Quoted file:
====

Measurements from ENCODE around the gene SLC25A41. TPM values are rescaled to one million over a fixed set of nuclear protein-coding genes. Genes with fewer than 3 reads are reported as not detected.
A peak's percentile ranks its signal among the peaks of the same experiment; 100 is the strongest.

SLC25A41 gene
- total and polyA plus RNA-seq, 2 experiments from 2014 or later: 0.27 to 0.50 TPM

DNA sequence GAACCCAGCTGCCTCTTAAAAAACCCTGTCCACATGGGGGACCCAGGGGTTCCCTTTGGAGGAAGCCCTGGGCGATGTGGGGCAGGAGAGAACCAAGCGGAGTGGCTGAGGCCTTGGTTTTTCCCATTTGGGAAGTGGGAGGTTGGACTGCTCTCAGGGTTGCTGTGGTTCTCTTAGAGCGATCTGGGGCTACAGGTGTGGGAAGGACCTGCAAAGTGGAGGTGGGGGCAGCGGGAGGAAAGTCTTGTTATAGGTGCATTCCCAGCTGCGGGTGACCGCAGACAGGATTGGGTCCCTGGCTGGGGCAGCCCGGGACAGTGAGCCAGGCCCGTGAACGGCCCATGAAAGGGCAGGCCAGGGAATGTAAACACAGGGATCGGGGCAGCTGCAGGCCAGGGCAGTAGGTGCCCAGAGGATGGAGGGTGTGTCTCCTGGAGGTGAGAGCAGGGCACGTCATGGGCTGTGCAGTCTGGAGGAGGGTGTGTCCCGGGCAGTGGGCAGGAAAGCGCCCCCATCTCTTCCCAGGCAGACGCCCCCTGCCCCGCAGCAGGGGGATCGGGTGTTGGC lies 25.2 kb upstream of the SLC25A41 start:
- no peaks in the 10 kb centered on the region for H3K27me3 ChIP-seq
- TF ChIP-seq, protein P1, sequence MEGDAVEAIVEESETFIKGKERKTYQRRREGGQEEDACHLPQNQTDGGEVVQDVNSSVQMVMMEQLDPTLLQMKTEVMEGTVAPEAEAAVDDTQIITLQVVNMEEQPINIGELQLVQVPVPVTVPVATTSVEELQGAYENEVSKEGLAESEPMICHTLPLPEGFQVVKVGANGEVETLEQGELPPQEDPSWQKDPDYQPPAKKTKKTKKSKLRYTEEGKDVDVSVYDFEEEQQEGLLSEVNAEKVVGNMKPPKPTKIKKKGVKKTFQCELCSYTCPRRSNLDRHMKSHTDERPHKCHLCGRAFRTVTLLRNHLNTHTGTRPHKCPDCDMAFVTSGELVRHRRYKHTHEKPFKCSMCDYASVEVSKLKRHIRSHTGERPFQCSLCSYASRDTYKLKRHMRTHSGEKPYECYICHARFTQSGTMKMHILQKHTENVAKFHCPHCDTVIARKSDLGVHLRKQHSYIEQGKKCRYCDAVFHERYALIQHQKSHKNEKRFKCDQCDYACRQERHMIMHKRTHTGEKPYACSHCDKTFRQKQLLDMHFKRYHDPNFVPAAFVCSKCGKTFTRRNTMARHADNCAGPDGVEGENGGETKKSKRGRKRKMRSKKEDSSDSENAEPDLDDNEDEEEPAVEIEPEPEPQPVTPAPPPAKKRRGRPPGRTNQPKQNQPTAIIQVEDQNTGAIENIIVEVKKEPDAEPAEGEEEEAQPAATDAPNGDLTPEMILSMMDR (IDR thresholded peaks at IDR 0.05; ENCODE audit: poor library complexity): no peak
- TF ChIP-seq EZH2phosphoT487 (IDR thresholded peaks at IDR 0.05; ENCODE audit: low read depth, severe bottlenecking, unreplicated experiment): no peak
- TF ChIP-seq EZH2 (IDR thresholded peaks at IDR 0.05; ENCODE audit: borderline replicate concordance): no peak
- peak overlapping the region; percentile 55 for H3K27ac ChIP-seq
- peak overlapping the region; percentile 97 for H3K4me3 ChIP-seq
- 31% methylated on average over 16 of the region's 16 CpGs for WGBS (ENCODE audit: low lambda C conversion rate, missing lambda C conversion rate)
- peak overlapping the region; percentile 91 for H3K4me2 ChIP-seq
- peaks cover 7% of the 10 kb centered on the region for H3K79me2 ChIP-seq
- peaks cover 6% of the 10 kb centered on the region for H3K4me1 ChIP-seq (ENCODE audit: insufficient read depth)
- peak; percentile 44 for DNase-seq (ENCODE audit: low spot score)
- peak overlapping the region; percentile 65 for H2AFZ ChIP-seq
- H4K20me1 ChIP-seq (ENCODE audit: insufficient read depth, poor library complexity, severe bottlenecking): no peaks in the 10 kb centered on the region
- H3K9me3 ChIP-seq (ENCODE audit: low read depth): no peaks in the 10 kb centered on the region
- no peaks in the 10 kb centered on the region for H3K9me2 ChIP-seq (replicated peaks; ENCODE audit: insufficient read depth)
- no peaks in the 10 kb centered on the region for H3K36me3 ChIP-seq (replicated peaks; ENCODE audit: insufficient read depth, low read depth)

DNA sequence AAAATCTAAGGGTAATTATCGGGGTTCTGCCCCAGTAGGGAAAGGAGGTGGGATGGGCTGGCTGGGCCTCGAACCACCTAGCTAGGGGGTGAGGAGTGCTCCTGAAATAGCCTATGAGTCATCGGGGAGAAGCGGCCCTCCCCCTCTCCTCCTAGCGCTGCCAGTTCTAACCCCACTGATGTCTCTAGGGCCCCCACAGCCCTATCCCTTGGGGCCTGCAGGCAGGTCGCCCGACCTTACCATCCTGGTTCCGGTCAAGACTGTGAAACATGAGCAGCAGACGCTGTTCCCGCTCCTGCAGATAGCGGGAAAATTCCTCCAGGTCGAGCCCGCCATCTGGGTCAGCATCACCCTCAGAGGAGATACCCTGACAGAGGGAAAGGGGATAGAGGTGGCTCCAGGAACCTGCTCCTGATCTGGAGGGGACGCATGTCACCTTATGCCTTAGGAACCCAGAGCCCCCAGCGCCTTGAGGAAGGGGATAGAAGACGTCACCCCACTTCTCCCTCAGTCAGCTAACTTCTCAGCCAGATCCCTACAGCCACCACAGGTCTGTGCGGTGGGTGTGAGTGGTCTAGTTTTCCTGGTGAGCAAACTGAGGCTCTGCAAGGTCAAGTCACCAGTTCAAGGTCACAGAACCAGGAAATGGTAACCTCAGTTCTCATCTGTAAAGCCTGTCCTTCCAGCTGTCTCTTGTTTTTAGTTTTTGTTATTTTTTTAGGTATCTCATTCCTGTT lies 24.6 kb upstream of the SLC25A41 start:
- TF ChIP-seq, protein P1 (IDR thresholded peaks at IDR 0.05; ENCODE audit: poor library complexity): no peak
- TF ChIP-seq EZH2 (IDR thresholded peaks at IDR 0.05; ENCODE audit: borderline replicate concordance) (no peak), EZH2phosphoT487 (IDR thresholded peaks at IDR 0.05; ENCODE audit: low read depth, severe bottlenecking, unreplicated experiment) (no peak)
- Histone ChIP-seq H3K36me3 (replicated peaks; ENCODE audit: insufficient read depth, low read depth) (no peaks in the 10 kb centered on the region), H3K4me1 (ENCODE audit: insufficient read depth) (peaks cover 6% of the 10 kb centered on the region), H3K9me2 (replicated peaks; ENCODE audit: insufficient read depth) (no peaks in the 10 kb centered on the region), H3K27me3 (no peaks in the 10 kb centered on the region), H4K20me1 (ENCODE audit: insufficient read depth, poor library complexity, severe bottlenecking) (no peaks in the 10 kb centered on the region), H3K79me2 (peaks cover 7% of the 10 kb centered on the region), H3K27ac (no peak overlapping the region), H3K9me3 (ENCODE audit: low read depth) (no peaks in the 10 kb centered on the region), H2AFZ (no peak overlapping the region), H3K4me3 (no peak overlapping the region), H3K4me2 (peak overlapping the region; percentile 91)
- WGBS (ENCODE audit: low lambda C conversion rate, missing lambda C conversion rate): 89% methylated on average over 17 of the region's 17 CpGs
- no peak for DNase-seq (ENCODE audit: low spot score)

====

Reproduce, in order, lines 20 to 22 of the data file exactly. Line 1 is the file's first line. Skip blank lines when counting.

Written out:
- no peaks in the 10 kb centered on the region for H3K9me2 ChIP-seq (replicated peaks; ENCODE audit: insufficient read depth)
- no peaks in the 10 kb centered on the region for H3K36me3 ChIP-seq (replicated peaks; ENCODE audit: insufficient read depth, low read depth)

DNA sequence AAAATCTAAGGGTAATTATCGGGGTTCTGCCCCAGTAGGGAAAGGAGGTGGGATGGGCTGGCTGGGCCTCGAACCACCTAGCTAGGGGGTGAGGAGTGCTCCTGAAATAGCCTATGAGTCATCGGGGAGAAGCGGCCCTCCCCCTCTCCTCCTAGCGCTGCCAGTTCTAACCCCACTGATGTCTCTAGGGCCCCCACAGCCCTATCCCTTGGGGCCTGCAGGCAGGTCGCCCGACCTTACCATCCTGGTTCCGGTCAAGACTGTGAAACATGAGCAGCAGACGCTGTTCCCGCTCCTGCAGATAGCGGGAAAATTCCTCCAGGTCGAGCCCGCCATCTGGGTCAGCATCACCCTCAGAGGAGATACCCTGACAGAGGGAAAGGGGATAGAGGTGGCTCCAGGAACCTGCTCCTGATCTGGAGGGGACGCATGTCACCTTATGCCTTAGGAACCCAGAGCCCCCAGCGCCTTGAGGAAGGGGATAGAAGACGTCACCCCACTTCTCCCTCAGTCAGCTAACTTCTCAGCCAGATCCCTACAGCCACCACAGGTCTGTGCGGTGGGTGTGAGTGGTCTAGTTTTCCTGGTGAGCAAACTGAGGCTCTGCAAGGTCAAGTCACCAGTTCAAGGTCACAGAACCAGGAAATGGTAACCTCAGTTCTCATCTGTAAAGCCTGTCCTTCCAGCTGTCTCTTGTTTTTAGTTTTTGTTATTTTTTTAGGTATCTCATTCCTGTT lies 24.6 kb upstream of the SLC25A41 start: